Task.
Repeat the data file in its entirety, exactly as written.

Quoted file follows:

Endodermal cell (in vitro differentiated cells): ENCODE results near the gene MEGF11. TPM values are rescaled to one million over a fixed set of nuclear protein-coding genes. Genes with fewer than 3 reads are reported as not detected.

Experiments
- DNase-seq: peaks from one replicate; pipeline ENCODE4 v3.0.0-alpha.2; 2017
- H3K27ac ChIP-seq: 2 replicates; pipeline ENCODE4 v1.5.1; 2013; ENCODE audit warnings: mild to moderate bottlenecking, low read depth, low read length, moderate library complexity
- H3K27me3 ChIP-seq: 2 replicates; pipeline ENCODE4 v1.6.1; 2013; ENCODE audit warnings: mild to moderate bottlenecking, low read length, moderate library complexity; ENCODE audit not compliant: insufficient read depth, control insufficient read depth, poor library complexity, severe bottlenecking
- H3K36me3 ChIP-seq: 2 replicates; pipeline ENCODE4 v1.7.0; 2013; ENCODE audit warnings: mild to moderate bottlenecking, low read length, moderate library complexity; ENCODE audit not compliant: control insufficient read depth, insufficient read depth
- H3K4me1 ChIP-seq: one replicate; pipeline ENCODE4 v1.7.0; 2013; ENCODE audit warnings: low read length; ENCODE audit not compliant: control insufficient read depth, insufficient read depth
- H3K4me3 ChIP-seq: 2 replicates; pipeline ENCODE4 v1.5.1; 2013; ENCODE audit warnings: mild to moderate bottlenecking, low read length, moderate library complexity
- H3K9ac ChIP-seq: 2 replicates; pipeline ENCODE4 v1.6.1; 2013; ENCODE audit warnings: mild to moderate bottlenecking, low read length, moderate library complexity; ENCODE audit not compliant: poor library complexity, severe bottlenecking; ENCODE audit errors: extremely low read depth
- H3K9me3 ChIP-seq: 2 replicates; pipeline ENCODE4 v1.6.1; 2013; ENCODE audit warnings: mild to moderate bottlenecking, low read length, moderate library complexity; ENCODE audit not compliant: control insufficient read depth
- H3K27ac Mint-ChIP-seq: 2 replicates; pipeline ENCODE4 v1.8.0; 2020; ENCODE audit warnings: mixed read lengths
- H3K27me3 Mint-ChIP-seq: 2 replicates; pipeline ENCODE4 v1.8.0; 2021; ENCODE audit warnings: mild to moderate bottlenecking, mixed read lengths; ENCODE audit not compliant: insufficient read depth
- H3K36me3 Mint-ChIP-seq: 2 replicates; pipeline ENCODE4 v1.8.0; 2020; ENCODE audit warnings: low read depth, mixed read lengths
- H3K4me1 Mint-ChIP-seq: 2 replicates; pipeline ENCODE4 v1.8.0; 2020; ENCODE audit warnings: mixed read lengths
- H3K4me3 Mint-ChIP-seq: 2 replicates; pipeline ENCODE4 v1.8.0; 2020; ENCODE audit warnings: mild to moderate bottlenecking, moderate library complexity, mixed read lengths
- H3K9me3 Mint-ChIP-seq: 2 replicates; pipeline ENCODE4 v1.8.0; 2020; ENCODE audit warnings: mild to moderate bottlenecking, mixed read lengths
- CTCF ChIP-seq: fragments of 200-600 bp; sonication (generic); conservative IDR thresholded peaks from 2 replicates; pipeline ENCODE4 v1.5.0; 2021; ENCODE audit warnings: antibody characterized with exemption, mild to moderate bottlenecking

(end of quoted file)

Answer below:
Endodermal cell (in vitro differentiated cells): ENCODE results near the gene MEGF11. TPM values are rescaled to one million over a fixed set of nuclear protein-coding genes. Genes with fewer than 3 reads are reported as not detected.

Experiments
- DNase-seq: peaks from one replicate; pipeline ENCODE4 v3.0.0-alpha.2; 2017
- H3K27ac ChIP-seq: 2 replicates; pipeline ENCODE4 v1.5.1; 2013; ENCODE audit warnings: mild to moderate bottlenecking, low read depth, low read length, moderate library complexity
- H3K27me3 ChIP-seq: 2 replicates; pipeline ENCODE4 v1.6.1; 2013; ENCODE audit warnings: mild to moderate bottlenecking, low read length, moderate library complexity; ENCODE audit not compliant: insufficient read depth, control insufficient read depth, poor library complexity, severe bottlenecking
- H3K36me3 ChIP-seq: 2 replicates; pipeline ENCODE4 v1.7.0; 2013; ENCODE audit warnings: mild to moderate bottlenecking, low read length, moderate library complexity; ENCODE audit not compliant: control insufficient read depth, insufficient read depth
- H3K4me1 ChIP-seq: one replicate; pipeline ENCODE4 v1.7.0; 2013; ENCODE audit warnings: low read length; ENCODE audit not compliant: control insufficient read depth, insufficient read depth
- H3K4me3 ChIP-seq: 2 replicates; pipeline ENCODE4 v1.5.1; 2013; ENCODE audit warnings: mild to moderate bottlenecking, low read length, moderate library complexity
- H3K9ac ChIP-seq: 2 replicates; pipeline ENCODE4 v1.6.1; 2013; ENCODE audit warnings: mild to moderate bottlenecking, low read length, moderate library complexity; ENCODE audit not compliant: poor library complexity, severe bottlenecking; ENCODE audit errors: extremely low read depth
- H3K9me3 ChIP-seq: 2 replicates; pipeline ENCODE4 v1.6.1; 2013; ENCODE audit warnings: mild to moderate bottlenecking, low read length, moderate library complexity; ENCODE audit not compliant: control insufficient read depth
- H3K27ac Mint-ChIP-seq: 2 replicates; pipeline ENCODE4 v1.8.0; 2020; ENCODE audit warnings: mixed read lengths
- H3K27me3 Mint-ChIP-seq: 2 replicates; pipeline ENCODE4 v1.8.0; 2021; ENCODE audit warnings: mild to moderate bottlenecking, mixed read lengths; ENCODE audit not compliant: insufficient read depth
- H3K36me3 Mint-ChIP-seq: 2 replicates; pipeline ENCODE4 v1.8.0; 2020; ENCODE audit warnings: low read depth, mixed read lengths
- H3K4me1 Mint-ChIP-seq: 2 replicates; pipeline ENCODE4 v1.8.0; 2020; ENCODE audit warnings: mixed read lengths
- H3K4me3 Mint-ChIP-seq: 2 replicates; pipeline ENCODE4 v1.8.0; 2020; ENCODE audit warnings: mild to moderate bottlenecking, moderate library complexity, mixed read lengths
- H3K9me3 Mint-ChIP-seq: 2 replicates; pipeline ENCODE4 v1.8.0; 2020; ENCODE audit warnings: mild to moderate bottlenecking, mixed read lengths
- CTCF ChIP-seq: fragments of 200-600 bp; sonication (generic); conservative IDR thresholded peaks from 2 replicates; pipeline ENCODE4 v1.5.0; 2021; ENCODE audit warnings: antibody characterized with exemption, mild to moderate bottlenecking